Your Rights as a Tenant in California

As a tenant, it can be tricky to navigate the legal language in your lease, especially if there’s a disagreement between you and your landlord. Here are some of the most common questions renters have, along with answers that are specific to California law.

Can my landlord raise the rent?

Currently, there are no maximum limits for rent increases in the state of California. If the landlord plans to increase the rent 10 percent or less, they must give you at least 30 days’ notice before doing so. If it’s more than 10 percent, you should receive a minimum of 60 days’ advance notice.

If your lease covers a term over 30 days (for example, a 1-year lease is the most common), your rent cannot be increased under this term unless it is included in your lease. However, there are different rent control regulations, or lack thereof, in every county. If your building is located in an area that does have rent control, your rent can only be raised by a set percentage once every 12 months.

When can I get my security deposit back?

This is one of the most common disputes between tenants and landlords! Under California law, your landlord has 21 days after you move out to send you either a full refund of the deposit or an itemized statement listing any deductions from the deposit along with the remaining amount.

If your landlord refuses to return your security deposit, or you feel the deductions taken from it were unreasonable, you may need to take legal action and file a lawsuit in small claims court.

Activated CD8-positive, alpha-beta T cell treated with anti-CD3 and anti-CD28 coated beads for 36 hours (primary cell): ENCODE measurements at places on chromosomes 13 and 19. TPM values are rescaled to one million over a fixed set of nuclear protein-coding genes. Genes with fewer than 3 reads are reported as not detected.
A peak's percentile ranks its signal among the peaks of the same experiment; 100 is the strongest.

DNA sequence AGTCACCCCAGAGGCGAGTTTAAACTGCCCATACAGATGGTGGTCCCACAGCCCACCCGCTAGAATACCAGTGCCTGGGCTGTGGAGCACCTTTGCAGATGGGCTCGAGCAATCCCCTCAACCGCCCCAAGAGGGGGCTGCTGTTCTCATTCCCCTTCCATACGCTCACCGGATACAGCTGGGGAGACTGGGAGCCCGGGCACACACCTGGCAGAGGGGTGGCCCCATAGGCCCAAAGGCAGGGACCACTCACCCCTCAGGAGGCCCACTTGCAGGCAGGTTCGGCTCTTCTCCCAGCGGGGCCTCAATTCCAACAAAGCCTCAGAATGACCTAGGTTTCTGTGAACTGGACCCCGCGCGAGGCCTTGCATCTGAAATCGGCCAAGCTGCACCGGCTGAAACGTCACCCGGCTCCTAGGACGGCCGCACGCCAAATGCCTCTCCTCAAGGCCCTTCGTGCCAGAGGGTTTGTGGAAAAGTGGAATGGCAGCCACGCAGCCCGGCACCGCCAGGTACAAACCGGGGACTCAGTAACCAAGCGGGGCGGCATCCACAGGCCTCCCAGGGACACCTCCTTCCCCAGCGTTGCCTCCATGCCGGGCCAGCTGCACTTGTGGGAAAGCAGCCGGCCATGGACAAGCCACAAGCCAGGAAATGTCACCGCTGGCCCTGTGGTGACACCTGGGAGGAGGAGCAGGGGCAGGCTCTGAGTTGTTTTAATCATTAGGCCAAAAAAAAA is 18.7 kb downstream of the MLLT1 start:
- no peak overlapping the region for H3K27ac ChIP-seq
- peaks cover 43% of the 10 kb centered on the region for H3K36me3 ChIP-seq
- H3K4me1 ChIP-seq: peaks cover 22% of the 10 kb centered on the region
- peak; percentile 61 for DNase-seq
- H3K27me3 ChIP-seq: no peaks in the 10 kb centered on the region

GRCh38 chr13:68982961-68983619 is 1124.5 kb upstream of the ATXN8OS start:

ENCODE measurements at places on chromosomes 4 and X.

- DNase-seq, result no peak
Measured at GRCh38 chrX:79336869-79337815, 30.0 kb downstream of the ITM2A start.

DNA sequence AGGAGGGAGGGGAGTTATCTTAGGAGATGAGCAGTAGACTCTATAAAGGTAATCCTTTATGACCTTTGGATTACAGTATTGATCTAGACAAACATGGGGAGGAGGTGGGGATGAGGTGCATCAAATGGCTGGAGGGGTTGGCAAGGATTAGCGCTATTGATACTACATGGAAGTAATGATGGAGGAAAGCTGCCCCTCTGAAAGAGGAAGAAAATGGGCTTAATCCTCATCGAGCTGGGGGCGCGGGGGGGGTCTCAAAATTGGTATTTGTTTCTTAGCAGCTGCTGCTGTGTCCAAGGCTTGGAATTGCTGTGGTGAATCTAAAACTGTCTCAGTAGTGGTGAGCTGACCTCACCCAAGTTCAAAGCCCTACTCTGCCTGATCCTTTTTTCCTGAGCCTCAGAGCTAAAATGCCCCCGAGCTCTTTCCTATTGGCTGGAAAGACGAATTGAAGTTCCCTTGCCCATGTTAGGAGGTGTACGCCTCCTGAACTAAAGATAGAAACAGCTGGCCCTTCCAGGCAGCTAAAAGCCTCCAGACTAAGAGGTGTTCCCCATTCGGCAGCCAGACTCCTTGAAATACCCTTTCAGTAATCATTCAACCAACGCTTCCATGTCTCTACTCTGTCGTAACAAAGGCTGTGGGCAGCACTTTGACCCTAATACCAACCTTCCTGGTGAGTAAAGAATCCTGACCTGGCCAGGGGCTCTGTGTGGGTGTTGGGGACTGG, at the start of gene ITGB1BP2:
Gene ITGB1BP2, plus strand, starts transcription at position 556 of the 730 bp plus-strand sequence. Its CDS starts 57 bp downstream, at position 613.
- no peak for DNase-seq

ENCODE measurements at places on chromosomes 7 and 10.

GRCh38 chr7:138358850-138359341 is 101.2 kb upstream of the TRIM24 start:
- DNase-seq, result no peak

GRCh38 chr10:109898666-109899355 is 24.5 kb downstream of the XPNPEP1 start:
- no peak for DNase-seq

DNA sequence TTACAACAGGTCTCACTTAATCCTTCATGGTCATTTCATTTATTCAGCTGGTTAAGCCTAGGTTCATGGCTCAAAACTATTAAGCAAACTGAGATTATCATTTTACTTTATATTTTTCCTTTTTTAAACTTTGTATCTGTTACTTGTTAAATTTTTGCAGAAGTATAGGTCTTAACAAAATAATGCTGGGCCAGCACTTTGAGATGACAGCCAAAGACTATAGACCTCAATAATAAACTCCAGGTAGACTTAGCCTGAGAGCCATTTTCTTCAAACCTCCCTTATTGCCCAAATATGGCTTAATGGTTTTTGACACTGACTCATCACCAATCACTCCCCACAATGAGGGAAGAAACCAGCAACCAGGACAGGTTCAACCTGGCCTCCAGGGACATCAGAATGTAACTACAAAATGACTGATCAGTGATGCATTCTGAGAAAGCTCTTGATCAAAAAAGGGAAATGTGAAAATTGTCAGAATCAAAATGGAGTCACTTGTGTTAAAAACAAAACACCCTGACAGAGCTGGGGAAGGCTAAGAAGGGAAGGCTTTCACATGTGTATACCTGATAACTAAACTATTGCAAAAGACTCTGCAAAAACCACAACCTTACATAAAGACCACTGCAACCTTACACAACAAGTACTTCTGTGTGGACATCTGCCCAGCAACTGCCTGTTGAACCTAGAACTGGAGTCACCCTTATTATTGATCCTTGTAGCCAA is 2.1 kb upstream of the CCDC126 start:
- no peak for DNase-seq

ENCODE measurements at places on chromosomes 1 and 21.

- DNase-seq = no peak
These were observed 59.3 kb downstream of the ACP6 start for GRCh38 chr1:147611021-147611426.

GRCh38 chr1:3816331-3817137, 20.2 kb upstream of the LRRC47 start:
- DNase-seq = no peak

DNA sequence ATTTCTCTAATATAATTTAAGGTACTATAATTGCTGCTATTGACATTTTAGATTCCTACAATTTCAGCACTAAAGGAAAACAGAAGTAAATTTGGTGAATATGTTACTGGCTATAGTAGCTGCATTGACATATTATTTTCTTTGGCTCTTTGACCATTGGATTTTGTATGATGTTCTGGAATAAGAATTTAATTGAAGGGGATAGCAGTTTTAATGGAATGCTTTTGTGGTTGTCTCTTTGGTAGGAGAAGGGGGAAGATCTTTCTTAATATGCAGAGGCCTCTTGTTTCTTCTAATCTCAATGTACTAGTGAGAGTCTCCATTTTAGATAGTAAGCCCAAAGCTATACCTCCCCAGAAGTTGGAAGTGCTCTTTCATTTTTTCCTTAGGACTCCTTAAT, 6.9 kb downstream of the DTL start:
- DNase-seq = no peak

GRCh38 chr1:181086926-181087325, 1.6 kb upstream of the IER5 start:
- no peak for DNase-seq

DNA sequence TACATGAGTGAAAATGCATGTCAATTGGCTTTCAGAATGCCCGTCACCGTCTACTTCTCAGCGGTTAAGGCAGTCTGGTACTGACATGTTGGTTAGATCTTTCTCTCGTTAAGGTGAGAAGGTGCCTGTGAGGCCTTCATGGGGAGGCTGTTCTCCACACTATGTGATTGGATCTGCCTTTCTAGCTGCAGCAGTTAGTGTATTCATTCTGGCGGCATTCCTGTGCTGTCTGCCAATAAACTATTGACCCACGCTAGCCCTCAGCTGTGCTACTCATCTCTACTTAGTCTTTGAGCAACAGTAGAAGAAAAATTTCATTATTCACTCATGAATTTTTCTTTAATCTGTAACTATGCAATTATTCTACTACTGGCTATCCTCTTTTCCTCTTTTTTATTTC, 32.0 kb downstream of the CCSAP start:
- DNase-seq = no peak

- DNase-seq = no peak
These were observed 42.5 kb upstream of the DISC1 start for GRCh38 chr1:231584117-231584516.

Is my landlord allowed to enter my unit without my permission?

There are five different situations in which your landlord can legally enter your unit:

  1. In an emergency
  2. When the tenant has moved out or abandoned the unit

For the next three reasons only, the landlord must give you 24 hours written notice before entering your unit.

  1. To make agreed-upon or necessary repairs, decorations, alterations, or other improvements
  2. To show the unit to prospective buyers or lenders, or to let in contractors who are to perform work in the unit
  3. If the landlord has a court order allowing him entry

How do I end my lease?

With month-to-month tenancies, the rule of thumb is that you have to give the same amount of notice as there are days between rent payments. For example, if you pay rent once a month, you’ll need to give 30 days’ notice.

If you are looking to move out before the end date specified in the lease, try to talk to your landlord and come to a reasonable agreement. Most landlords will want to avoid taking legal action against a tenant to recover lost rent, so the best thing to do is to give notice in advance so that they can prepare and look for new tenants.

If your landlord does not want you to end your lease early, review the lease carefully to see if you have a legal reason to do so. There should be several responsibilities outlined that the landlord has to fulfill. If the unit becomes uninhabitable or structurally unsound, follow the California Civil Code 1942 to end the lease: give written notice to the landlord about the specific reasons for inhabitability, and if they are not fixed immediately you could vacate the unit within a “reasonable” amount of time.

For more useful information about landlord/tenant rights, check out this guide from the California Department of Consumer Affairs.

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